California's top Senate Democrat called Tuesday for more investment in mental health services in the state, saying his proposal could improve lives, prevent future tragedies and reduce the burden mentally ill patients put on the state's prisons and hospitals.
Senate President Pro Tem Darrell Steinberg is proposing significantly increasing mental health services in the state by adding 2,000 beds and at least 200 "triage personnel" to help individuals with mental health issues. His plan, which he hopes to enact through the state budget process, would also add 25 "Mobile Crisis Support Teams" to provide a range of resources to help people manage their mental illness without turning to emergency rooms or jails.
Steinberg said "invariably heart-breaking and often tragic" stories of what happens when mental illness goes untreated motivated him to craft the proposal. He highlighted the December mass shooting at a Connecticut elementary school, a federal appeals court's ruling on health care in California prisons and stories chronicled by The Bee of Nevada busing mentally ill patients to California and other states as recent examples of the need for care
"How many more sad stories must we hear? With Newtown, Nevada and the 9th Circuit it is time for action," he said at a press conference in the state Capitol.
The unveiling of the plan comes days after Gov. Jerry Brown submitted a court-ordered plan to reduce the state's prison population. Steinberg said while his mental health services plan might not satisfy the three-judge panel's call for further inmate reductions, it will lower the prison population and recidivism rate for mentally ill inmates over time.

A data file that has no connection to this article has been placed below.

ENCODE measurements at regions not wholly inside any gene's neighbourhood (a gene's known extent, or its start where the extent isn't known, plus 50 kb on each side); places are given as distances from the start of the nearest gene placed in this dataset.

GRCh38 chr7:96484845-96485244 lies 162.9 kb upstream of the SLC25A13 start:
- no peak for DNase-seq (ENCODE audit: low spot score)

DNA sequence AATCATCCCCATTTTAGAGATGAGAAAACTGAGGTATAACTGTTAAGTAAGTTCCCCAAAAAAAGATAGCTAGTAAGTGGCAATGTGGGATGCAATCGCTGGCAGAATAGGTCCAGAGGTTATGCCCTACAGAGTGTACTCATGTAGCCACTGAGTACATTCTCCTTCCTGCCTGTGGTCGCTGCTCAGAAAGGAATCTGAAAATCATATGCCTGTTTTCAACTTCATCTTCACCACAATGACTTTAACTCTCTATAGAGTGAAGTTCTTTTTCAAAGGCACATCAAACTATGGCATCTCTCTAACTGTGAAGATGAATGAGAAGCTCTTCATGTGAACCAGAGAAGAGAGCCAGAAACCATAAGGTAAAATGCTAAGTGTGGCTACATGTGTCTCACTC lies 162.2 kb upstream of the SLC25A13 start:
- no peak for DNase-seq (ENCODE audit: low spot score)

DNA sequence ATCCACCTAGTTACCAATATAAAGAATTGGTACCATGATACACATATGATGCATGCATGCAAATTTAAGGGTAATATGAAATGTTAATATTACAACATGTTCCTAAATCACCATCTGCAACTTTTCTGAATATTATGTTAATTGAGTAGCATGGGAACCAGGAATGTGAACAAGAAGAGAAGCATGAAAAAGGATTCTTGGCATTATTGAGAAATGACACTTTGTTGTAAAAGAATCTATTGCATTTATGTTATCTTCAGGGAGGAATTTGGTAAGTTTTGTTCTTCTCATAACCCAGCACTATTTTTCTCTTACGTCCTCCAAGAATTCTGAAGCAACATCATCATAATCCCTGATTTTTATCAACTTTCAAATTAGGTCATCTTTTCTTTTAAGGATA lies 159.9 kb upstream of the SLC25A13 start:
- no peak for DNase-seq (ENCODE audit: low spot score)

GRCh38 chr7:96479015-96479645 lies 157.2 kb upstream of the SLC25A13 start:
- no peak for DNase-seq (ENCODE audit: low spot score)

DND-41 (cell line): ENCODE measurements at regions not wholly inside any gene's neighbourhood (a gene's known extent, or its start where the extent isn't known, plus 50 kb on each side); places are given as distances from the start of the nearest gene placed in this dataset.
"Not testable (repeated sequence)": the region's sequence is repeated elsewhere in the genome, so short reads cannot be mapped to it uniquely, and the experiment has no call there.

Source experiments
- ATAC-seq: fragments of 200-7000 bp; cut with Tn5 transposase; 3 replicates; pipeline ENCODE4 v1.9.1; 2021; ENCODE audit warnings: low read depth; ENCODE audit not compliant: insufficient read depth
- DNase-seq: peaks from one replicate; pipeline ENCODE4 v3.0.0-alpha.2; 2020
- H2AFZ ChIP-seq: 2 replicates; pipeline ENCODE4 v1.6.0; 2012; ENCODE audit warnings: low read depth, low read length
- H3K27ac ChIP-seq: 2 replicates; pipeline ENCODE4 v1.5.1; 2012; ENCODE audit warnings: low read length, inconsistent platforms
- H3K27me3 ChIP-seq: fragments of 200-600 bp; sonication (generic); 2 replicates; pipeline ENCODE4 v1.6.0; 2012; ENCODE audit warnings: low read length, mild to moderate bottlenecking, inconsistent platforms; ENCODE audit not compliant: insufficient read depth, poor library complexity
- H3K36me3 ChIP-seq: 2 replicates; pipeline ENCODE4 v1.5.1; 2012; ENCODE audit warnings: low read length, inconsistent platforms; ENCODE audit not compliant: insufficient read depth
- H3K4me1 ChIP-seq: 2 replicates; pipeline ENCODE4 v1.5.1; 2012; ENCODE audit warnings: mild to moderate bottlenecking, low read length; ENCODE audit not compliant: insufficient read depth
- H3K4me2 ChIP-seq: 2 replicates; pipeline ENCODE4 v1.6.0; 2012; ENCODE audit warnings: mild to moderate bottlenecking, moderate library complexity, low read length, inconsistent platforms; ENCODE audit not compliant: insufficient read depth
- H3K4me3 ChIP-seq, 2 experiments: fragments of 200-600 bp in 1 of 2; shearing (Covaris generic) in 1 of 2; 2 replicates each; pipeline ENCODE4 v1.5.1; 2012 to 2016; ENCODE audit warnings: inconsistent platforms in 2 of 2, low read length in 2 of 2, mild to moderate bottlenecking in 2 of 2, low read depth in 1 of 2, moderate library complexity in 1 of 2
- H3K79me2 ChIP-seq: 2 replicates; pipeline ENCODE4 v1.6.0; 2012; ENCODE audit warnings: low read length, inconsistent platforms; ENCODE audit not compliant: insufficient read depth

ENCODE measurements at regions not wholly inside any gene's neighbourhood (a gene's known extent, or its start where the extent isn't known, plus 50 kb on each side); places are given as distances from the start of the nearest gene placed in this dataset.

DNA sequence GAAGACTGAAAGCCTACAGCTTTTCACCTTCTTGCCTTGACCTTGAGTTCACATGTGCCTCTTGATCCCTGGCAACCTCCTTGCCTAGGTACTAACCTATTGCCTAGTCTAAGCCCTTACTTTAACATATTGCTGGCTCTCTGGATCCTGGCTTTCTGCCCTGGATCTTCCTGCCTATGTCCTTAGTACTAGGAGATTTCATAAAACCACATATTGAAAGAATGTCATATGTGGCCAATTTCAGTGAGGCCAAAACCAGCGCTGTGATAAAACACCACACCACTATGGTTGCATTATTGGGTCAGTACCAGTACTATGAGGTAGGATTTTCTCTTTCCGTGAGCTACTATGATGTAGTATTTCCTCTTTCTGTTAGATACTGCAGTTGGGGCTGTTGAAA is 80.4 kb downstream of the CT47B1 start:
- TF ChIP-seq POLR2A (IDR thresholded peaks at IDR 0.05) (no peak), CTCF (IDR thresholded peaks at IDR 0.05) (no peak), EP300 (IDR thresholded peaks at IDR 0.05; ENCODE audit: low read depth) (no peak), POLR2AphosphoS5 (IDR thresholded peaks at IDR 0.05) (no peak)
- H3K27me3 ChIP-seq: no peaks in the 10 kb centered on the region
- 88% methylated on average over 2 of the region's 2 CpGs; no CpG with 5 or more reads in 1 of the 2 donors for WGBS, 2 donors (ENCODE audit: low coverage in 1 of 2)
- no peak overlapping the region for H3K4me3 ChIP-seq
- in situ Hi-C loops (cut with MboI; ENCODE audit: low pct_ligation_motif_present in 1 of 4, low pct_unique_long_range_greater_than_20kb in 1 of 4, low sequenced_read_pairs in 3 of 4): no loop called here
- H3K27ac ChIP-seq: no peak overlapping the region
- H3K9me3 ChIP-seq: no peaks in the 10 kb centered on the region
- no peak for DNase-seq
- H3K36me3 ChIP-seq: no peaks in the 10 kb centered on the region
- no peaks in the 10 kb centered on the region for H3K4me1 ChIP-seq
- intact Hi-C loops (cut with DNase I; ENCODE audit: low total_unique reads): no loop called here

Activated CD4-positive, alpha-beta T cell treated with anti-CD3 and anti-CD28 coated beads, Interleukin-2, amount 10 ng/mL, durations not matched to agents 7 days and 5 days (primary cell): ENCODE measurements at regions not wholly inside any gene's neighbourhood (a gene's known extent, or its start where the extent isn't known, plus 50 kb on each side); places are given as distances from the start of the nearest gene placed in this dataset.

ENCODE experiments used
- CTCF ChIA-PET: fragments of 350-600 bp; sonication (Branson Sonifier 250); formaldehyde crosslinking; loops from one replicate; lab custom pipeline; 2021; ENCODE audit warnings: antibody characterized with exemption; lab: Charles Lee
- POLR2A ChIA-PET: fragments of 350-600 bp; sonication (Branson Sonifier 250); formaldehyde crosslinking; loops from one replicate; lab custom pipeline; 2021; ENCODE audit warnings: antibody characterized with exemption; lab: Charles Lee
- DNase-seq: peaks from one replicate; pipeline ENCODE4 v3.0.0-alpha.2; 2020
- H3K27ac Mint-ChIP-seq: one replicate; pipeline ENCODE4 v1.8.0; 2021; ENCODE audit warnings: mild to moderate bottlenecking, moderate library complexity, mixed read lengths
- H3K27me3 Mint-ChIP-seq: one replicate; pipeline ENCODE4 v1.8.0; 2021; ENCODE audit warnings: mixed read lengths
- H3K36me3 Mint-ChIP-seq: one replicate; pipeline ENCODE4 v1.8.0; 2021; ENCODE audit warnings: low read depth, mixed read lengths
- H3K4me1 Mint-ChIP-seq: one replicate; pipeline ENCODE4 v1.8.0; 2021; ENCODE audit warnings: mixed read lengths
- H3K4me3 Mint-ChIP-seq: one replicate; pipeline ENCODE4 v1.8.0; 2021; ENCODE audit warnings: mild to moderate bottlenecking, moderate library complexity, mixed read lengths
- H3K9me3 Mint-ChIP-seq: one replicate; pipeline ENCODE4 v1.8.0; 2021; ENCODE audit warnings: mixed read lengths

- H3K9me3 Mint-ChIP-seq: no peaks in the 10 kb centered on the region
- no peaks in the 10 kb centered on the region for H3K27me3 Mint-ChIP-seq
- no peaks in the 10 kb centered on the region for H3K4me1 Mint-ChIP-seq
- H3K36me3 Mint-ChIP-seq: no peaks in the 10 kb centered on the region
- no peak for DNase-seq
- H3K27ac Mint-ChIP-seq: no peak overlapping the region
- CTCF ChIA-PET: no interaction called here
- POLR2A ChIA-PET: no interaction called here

"Ultimately, if we are going to reduce overcrowding over the long term, we have to provide more effective, cost effective ways to keep people who leave the prisons and the jails from returning," he said, citing the success one three-year project for mentally ill parolees has had in cutting down the rate of repeat incarceration.
Steinberg said he has not yet calculated the full price tag for the plan, which would include grants of up to $500,000 for eligible projects. He said he envisions paying for the added services through grant funding offered by the California Endowment, a nonprofit that promotes health care coverage, money from the Proposition 63 tax on millionaires for mental health services, general fund revenues and by enrolling eligible individuals for health care benefits under the new state-run marketplace. He argued that any additional investment would provide big returns for the state over time.
"We are paying already, and we are paying big time," he said. "Our current system is a budget buster, also it's inhumane."
PHOTO CREDIT: Senate President Pro Tem Darrell Steinberg describes his proposal on increasing investment in mental health services as Democratic Sen. Jim Beall, chair of the Senate's mental health caucus, looks on. Sacramento Bee/Torey Van Oot.